Just before taking 2020 debate stage, Montana Gov. Bullock handed victory in dark money case

PHOTO: Workers prepare the debate stage at the Fox Theater in Detroit, Michigan, on July 30, 2019, ahead of the second Democratic Presidential Debate.PlayBrendan Smialowski/AFP/Getty Images
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Moments before Montana Gov. Steve Bullock joined other 2020 candidates on the Democratic debate on Tuesday, his team delivered news about a victory back home: the governor just won a year-long lawsuit against the Trump administration.

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Bullock, whose campaign message centers on removing dark money from politics, sued the Internal Revenue Service a year ago over a rule requiring that politically-active nonprofit groups disclose to the IRS names of donors. The rule had been overturned by President Donald Trump's administration.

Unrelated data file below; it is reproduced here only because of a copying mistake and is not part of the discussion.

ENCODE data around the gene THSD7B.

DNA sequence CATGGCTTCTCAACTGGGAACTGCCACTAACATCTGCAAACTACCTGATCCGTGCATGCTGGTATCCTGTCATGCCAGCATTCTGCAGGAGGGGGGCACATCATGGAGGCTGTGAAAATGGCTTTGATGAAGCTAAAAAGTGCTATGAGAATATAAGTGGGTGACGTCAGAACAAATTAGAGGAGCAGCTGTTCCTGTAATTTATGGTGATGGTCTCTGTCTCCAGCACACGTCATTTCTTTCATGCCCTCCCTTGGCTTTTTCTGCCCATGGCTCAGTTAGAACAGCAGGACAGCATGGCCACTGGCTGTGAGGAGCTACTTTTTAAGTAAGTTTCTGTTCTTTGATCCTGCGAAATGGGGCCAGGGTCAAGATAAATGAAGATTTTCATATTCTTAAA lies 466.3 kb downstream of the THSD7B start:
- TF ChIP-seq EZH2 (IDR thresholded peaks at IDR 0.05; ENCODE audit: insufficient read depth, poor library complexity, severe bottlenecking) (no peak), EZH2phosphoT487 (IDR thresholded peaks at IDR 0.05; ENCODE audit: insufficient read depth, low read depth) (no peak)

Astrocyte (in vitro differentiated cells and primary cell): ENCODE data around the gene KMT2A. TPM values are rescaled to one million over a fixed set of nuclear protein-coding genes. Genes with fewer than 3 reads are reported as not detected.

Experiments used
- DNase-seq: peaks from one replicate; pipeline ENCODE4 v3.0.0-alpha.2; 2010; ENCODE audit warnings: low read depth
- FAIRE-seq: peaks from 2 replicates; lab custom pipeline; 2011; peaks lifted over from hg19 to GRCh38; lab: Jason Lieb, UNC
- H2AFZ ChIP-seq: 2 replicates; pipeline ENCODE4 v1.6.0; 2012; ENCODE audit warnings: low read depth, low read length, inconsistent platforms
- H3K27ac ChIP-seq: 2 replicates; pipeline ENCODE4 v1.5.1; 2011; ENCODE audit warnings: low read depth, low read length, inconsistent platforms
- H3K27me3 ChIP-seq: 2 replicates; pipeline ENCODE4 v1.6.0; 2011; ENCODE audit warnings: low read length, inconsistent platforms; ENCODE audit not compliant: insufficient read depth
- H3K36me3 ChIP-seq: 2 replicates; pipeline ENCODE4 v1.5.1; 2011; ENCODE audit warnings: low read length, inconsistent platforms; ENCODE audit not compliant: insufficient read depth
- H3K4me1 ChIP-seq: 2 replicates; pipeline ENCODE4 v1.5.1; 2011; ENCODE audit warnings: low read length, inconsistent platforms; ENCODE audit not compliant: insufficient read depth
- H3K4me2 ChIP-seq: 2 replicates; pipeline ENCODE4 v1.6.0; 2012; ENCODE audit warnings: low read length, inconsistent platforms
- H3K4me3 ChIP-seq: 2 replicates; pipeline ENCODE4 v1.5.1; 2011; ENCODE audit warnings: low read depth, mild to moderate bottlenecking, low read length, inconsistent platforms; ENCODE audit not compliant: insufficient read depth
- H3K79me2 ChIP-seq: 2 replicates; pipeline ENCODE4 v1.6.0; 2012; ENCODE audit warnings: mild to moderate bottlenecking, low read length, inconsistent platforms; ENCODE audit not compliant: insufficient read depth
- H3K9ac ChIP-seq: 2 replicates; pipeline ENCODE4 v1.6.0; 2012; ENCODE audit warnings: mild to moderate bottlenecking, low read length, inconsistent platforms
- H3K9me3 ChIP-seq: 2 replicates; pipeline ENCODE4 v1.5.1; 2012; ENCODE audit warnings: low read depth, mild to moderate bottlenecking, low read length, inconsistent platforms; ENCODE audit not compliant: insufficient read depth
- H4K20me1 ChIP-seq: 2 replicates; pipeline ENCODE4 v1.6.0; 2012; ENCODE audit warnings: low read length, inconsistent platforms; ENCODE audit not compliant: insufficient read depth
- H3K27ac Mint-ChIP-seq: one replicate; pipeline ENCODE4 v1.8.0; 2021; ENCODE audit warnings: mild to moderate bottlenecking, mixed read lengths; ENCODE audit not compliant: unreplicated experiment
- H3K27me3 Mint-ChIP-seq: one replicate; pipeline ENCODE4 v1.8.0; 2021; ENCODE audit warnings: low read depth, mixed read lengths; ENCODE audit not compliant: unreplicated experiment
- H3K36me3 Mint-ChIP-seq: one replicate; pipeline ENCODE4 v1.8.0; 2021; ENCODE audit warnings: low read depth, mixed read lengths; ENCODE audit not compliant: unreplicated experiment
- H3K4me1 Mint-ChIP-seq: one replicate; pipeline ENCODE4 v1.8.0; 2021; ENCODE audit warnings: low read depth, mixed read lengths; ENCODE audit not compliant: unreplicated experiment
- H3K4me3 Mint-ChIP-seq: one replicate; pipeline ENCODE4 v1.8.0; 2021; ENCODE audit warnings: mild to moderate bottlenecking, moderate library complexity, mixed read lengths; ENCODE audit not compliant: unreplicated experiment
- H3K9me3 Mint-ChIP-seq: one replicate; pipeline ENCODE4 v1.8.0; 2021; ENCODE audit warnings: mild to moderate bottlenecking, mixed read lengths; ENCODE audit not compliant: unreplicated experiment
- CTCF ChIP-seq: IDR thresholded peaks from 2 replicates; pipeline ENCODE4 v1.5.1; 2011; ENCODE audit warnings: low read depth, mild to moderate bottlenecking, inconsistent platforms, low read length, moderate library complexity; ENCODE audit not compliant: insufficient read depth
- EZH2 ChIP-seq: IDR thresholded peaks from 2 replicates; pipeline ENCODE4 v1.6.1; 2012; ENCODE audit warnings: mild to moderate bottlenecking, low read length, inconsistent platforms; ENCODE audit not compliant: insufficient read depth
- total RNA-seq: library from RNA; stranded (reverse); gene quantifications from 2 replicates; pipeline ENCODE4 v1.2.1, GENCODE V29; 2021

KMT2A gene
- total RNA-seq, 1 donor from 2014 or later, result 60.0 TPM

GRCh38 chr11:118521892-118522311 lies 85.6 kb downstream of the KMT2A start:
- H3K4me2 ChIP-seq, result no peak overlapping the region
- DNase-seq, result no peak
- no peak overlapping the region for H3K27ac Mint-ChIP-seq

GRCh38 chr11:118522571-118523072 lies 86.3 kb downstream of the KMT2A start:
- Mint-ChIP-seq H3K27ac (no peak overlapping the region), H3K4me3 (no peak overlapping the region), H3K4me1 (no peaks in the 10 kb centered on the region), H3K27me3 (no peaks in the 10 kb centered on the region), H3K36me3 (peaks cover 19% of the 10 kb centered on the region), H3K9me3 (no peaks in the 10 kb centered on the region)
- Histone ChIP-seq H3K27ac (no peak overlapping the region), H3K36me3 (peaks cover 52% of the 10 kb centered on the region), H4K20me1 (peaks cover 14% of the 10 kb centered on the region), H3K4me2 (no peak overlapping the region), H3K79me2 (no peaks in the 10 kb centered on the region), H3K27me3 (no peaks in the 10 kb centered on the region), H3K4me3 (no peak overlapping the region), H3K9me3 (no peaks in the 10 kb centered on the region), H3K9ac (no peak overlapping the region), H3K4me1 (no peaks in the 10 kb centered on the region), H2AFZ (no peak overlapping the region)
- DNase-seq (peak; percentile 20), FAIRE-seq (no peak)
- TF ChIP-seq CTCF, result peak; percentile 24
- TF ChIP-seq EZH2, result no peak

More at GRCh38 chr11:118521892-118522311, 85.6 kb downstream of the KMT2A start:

A federal judge in Montana, Brian Morris, ruled on Tuesday evening that the rule would be reinstated.

According to the docket, which was provided to ABC News by the Bullock campaign, the court “holds unlawful" the rule as adopted by the IRS and said the agency “must follow the proper notice-and-comment procedures pursuant to the APA it if seeks to adopt a similar rule.”

Under the previous law, the names of donors who gave $5,000 or more in their tax returns would be disclosed to the IRS, although the IRS would redact those names when making those documents public. Such groups are commonly called “dark money” groups because they don't disclose their donors publicly unlike other politically active groups that disclose their donors to the FEC such as super PACs.

In an interview about the lawsuit with ABC News in June, Bullock said that if elected officials behaved "like NASCAR, sponsored by different companies, at least voters oughta know who's doing the buying.”

“Literally now, a Russian could give to the NRA, and not even the IRS would know,” he said at the time.

Bullock, who did not qualify for the first Democratic debate in June, makes his debut Tuesday night at the second Democratic debate in Detroit.

A spokesperson for the IRS did not immediately respond to a request for comment.